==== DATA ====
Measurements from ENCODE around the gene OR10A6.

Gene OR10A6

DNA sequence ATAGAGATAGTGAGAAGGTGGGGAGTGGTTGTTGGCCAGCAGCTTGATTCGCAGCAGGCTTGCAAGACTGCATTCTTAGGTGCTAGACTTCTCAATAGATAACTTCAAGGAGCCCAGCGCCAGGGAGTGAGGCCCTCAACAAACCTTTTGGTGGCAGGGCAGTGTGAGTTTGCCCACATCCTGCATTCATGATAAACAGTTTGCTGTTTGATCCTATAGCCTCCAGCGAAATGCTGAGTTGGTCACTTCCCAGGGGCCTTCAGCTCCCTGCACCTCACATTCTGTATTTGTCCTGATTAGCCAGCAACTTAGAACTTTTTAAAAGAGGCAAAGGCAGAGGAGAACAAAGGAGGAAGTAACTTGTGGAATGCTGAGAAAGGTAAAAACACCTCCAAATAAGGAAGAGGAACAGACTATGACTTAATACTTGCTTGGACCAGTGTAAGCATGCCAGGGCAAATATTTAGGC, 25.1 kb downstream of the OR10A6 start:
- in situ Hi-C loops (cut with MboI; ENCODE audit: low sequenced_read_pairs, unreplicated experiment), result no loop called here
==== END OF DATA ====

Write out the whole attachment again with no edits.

Measurements from ENCODE around the gene OR10A6.

Gene OR10A6

DNA sequence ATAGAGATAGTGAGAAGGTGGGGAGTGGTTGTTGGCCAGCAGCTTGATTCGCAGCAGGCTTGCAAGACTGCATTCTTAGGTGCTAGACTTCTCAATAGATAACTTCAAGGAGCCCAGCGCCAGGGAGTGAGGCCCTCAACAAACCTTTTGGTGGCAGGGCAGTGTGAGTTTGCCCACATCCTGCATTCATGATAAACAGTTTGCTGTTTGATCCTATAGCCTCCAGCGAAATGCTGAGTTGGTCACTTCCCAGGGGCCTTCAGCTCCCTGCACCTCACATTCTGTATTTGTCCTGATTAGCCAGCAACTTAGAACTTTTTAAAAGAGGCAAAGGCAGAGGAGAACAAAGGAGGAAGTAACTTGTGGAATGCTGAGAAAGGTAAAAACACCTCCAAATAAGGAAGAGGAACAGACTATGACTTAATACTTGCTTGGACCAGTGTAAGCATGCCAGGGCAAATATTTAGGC, 25.1 kb downstream of the OR10A6 start:
- in situ Hi-C loops (cut with MboI; ENCODE audit: low sequenced_read_pairs, unreplicated experiment), result no loop called here